MUMBAI: As Britain was lining up with the US and other countries yesterday to semi-nationalise its banks (imagine what would have been said if this had been floated as a serious policy objective by the UK Labour government just a month ago!), I went to see Rakesh Jhunjhunwala, Mumbai’s most famous one-man market mover and punter, to see how he was facing up to the crisis.
He said the world markets’ prospects were “gloomy, gloomy” but sprang to the defence of Indian banks.
“I don’t think any India bank is vulnerable – they are well funded and have no problems,” he said, puffing on his customary large cigar as he surveyed a bank of computer screens and scribbled into his blackberry. “Don’t forget that we have a very pro-active banking regulator here (the Reserve Bank of India) so Indian banks look very clean”.
He then added (though I wasn’t sure how serious he was) that maybe Indian banks would buy some foreign banks, naming private sector HDFC and government-owned SBI (State Bank of India) as possible players. But he didn’t think that ICICI, India’s leading private sector bank, would go buying – it had “enough commitments” already.
That reference to ICICI’s “commitments” led me to ask him who had been behind the run on the bank’s stock in the past week or two. He didn’t like the suggestion of a “run” and did not think it a serious problem. Other Mumbai market watchers however suggest one or two of ICICI’s rivals, envious of its rapid growth in recent years, may have tried to slow it down.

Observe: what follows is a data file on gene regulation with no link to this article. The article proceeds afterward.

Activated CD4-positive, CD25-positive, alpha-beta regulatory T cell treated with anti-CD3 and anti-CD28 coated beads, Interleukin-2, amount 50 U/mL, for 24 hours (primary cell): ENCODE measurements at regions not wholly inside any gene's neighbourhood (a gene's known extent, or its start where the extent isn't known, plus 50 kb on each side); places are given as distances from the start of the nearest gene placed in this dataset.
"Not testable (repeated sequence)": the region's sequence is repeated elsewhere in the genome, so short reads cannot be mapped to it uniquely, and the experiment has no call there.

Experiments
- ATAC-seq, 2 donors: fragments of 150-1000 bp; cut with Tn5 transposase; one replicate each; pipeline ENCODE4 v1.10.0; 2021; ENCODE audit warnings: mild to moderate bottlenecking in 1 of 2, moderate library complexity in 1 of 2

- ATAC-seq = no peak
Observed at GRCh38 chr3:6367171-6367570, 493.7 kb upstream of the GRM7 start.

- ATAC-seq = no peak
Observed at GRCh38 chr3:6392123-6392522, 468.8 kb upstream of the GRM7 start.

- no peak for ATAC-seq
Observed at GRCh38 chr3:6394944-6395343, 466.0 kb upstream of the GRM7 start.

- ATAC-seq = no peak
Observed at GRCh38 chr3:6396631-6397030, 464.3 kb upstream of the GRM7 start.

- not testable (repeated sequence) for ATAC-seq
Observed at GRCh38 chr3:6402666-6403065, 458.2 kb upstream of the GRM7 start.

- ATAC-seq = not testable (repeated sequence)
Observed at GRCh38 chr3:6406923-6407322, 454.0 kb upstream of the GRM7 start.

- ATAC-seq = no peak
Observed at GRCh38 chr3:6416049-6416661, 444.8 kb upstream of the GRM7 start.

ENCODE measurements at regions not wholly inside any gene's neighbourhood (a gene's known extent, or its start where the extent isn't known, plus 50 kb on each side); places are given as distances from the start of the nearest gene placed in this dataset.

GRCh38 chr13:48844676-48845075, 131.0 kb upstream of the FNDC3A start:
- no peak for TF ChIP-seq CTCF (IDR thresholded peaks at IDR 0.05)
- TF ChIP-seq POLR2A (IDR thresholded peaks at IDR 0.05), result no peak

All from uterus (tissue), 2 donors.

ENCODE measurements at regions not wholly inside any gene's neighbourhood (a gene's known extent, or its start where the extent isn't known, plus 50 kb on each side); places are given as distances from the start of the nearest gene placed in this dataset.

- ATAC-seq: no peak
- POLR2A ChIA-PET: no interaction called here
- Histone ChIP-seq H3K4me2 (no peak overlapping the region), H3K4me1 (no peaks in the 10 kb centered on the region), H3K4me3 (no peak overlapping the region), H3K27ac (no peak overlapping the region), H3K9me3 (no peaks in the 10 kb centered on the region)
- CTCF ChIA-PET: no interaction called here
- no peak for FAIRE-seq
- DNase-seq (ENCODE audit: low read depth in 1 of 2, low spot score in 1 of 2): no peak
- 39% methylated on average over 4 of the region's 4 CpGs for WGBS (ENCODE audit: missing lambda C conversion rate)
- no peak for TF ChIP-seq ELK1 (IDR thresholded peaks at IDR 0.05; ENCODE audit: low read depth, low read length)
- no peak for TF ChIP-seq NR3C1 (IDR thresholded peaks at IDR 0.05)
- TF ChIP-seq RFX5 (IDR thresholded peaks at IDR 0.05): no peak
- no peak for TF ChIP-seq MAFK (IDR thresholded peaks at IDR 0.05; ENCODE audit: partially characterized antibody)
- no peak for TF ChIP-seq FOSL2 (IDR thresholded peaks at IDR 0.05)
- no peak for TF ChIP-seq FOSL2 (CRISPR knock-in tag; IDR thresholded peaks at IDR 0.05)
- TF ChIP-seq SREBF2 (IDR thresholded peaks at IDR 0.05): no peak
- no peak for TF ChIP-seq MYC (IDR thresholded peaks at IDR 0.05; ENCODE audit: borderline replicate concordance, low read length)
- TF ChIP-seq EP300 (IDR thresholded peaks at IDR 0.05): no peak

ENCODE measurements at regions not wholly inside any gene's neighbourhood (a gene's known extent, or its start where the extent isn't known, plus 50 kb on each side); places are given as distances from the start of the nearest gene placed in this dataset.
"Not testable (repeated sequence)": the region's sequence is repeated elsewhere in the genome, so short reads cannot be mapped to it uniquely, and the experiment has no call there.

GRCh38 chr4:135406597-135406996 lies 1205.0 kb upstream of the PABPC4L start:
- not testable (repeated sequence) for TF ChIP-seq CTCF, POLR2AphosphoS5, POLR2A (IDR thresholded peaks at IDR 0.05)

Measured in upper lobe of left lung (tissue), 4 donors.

While I was talking to Mr Jhunjhunwala, the Bombay Stock Exchange (BSE) Sensex 30-stock index was falling below 12,000 to finish the day at around 11,600 – and now, as I am writing this post, it has fallen below 11,000.
That’s a dramatic change from eleven months ago when I last went to see him and the index made its biggest ever single-day gain of 893 points to finish at 19,977. That brought it almost back to the 20,000 mark that it had crossed last October after a sudden bull run.
That’s “all history now” he said, adding: “Markets are like the weather – you can’t argue, you have to bear it”. I missed an opportunity there to ask whether there was a weather-like “climate change” sweeping across the worlds’ markets. I guess he would have shrugged and chewed on his paan leaf.
Last November he correctly observed, with some understatement, that there was “a lot of uncertainty ahead with a US economic slowdown, troubles in the US credit markets that will affect the world settlement-wise, and some signs of a slowdown in India’s industrial growth.”
Yesterday he said (and he’s right) that India’s fundamentals of skills, demography, democracy and entrepreneurship have not changed, but he thought it would take time for the markets to recover. “It will consolidate rather than go much further down,” he said, lacking I felt a slight sense of conviction.
Sometimes dubbed “India’s Warren Buffet”, Mr Jhunjhunwala is admired by fund managers for being a successful day trader, constantly buying and selling stocks, as well as making long term investments. “That’s a rare skill to be able to do both at the same time,” said a market player who knows him well.
So what’s he recommending now? “The stronger stocks are the Indian banks and anything that is India centric”.